363 lecture 14-2008 - genetics 3

363 lecture 14-2008 - genetics 3 - Life fast, die young The...

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Life fast, die young The Aeta, a Philippine pygmy group Life expectancy at birth of 16.5 years Young women stop growing at 12-13 Reproductive fitness peaks at 15, at an average height of 140 cm (4’ 7”) Still not clear why life expectancy is so low Science 319:13; PNAS 104:20216
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South Africa to Resume Elephant Culling End of 13-Year Ban Follows Large Growth in Herds; Opponents Threaten Tourism Boycotts JOHANNESBURG, Feb. 25 -- South Africa will lift a 13-year-old ban on using professional hunters to reduce burgeoning elephant populations, officials announced Monday, despite opposition from animal rights activists who call such killings barbaric and unnecessary. Officials set no date for a resumption of culling, but activists immediately threatened tourism boycotts or court action to fight the move. Before the moratorium, sharpshooters borne by helicopters routinely killed hundreds of elephants at a time as a way to manage destructive herds. Big game hunting had severely depleted southern Africa's elephant population by the early 1900s. But in the past century, their numbers have recovered as safaris have grown more popular and game reserves have been created. Across the region there are an estimated 270,000 elephants, more than 120,000 of them in neighboring Botswana. Conservation officials in several African countries have struggled for years to strike a balance between the beloved animals, which have helped fuel a lucrative tourism boom, and other forms of wildlife whose habitats they devastate. In addition, elephants roaming beyond game parks sometimes trample villagers' crops. Since the ban went into effect in 1995, the number of elephants in South Africa has grown from about 9,000 to more than 20,000.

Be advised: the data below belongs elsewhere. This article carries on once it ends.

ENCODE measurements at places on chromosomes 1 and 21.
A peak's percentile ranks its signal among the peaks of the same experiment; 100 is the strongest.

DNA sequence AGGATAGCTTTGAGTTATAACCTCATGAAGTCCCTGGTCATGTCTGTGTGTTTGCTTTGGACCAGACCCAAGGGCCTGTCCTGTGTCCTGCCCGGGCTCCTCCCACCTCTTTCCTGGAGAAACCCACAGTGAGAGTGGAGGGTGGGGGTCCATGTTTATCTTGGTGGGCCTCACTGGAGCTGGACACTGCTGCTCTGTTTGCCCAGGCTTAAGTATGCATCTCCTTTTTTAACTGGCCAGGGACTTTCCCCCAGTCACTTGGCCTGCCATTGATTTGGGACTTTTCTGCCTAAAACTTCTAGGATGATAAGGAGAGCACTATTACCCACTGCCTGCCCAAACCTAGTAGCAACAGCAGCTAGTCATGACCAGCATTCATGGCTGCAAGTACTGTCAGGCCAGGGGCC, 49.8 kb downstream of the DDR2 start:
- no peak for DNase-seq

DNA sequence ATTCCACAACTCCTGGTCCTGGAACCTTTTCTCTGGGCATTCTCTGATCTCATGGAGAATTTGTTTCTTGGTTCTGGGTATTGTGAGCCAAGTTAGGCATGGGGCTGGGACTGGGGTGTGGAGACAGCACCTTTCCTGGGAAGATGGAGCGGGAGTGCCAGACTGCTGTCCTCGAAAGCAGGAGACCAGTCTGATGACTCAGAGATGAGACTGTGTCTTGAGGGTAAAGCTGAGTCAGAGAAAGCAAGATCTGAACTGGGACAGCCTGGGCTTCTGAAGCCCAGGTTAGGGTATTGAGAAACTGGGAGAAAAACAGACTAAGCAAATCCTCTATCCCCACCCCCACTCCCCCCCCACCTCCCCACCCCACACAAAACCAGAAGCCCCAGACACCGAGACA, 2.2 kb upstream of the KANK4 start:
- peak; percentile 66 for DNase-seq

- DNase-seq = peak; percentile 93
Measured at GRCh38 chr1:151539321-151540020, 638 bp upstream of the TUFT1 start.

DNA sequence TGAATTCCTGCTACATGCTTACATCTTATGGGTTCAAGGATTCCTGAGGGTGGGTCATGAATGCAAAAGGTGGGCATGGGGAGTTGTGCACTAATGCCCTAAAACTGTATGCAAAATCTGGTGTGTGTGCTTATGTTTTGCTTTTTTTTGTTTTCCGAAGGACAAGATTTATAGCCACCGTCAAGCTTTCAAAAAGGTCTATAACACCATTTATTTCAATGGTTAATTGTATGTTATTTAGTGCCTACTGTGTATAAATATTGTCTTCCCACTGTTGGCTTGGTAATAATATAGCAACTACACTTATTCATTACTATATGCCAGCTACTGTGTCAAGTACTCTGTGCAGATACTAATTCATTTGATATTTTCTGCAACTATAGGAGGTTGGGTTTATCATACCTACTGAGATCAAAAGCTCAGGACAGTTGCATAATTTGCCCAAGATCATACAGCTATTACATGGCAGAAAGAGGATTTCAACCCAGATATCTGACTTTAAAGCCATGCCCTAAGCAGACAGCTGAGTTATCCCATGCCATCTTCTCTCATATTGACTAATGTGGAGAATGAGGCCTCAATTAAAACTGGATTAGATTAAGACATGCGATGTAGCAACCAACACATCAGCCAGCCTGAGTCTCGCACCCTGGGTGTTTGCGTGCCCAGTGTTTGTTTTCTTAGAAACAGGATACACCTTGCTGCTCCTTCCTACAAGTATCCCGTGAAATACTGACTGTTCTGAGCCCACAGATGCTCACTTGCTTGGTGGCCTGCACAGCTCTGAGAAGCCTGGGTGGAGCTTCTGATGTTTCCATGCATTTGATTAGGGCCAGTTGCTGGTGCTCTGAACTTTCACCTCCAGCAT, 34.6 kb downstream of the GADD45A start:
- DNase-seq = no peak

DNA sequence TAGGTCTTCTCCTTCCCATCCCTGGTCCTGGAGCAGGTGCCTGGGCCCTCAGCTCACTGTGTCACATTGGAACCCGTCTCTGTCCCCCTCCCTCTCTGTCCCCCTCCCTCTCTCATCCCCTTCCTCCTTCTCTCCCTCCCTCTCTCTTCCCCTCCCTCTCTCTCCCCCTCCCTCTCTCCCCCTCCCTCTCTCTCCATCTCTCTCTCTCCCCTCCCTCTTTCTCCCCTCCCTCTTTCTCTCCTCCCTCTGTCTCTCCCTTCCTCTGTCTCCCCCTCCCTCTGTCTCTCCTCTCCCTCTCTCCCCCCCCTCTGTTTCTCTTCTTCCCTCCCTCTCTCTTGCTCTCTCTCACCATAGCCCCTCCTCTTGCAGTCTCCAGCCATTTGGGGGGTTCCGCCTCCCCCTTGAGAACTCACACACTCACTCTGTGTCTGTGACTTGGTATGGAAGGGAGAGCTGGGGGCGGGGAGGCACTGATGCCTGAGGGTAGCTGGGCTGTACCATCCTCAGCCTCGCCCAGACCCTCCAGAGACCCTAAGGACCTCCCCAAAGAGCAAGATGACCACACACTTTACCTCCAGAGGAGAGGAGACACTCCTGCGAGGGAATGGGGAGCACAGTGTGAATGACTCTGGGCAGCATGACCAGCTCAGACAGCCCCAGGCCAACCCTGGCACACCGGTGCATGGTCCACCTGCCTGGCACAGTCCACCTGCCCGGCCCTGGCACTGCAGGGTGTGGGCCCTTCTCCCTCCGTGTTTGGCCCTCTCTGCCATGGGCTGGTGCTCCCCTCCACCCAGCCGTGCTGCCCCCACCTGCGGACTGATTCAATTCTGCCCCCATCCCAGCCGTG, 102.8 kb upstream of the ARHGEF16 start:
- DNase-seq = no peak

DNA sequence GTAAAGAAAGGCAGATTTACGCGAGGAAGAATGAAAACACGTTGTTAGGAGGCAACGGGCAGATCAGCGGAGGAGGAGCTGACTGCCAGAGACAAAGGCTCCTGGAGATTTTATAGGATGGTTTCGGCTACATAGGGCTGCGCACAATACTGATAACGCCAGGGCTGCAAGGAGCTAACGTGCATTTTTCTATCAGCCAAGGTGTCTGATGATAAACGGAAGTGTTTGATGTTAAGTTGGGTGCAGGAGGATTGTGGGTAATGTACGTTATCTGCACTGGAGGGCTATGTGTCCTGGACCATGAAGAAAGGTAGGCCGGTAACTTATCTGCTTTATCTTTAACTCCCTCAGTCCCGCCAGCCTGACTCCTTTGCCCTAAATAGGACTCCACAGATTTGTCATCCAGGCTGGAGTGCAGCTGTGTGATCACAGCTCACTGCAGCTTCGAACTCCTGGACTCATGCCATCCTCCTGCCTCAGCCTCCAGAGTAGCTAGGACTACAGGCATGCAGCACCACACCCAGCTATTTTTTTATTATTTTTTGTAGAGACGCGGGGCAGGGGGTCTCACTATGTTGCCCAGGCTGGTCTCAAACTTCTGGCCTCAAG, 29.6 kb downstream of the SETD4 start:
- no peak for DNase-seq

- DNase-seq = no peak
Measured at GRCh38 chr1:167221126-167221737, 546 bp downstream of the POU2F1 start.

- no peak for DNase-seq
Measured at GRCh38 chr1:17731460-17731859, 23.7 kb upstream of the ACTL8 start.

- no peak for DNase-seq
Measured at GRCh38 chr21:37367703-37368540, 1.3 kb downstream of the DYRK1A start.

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Amphibian extinctions 211 times the background extinction rate More than 100 species may have already gone extinct and thousands more are threatened with extinction. Many of the threatened species cannot be safeguarded in the wild and require ex situ management if they are to persist.
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http://www.nature.com/news/2007/070205/pdf/445577a.pdf
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Beaver seen in NYC; first in centuries NEW YORK- Beavers grace New York City's official seal. But the industrious rodents haven't been spotted here for as many as 200 years—until this week. Biologists videotaped a beaver swimming up the Bronx River on Wednesday. Its twig- and-mud lodge had been spotted earlier on the river bank, but the tape confirmed the presence of the animal. "It had to happen because beaver populations are expanding, and their habitats are shrinking," said Dietland Muller-Schwarze, a beaver expert at the State University of New York College of Environmental Science and Forestry in Syracuse. "We're probably going to see more of them." Beavers gnawed out a prominent place in the city's early days as a European settlement, attracting fur traders to a nascent Manhattan. The animal appears in the city seal to symbolize a Dutch trading company that factored in the city's colonial
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This note was uploaded on 10/22/2008 for the course BSCI 363 taught by Professor Staff during the Spring '08 term at Maryland.

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363 lecture 14-2008 - genetics 3 - Life fast, die young The...

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